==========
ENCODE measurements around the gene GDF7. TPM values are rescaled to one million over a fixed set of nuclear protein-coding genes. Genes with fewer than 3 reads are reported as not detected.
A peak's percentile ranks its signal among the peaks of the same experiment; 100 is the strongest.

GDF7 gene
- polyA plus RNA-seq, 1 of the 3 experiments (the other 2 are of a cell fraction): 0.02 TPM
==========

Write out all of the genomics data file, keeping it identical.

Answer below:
ENCODE measurements around the gene GDF7. TPM values are rescaled to one million over a fixed set of nuclear protein-coding genes. Genes with fewer than 3 reads are reported as not detected.
A peak's percentile ranks its signal among the peaks of the same experiment; 100 is the strongest.

GDF7 gene
- polyA plus RNA-seq, 1 of the 3 experiments (the other 2 are of a cell fraction): 0.02 TPM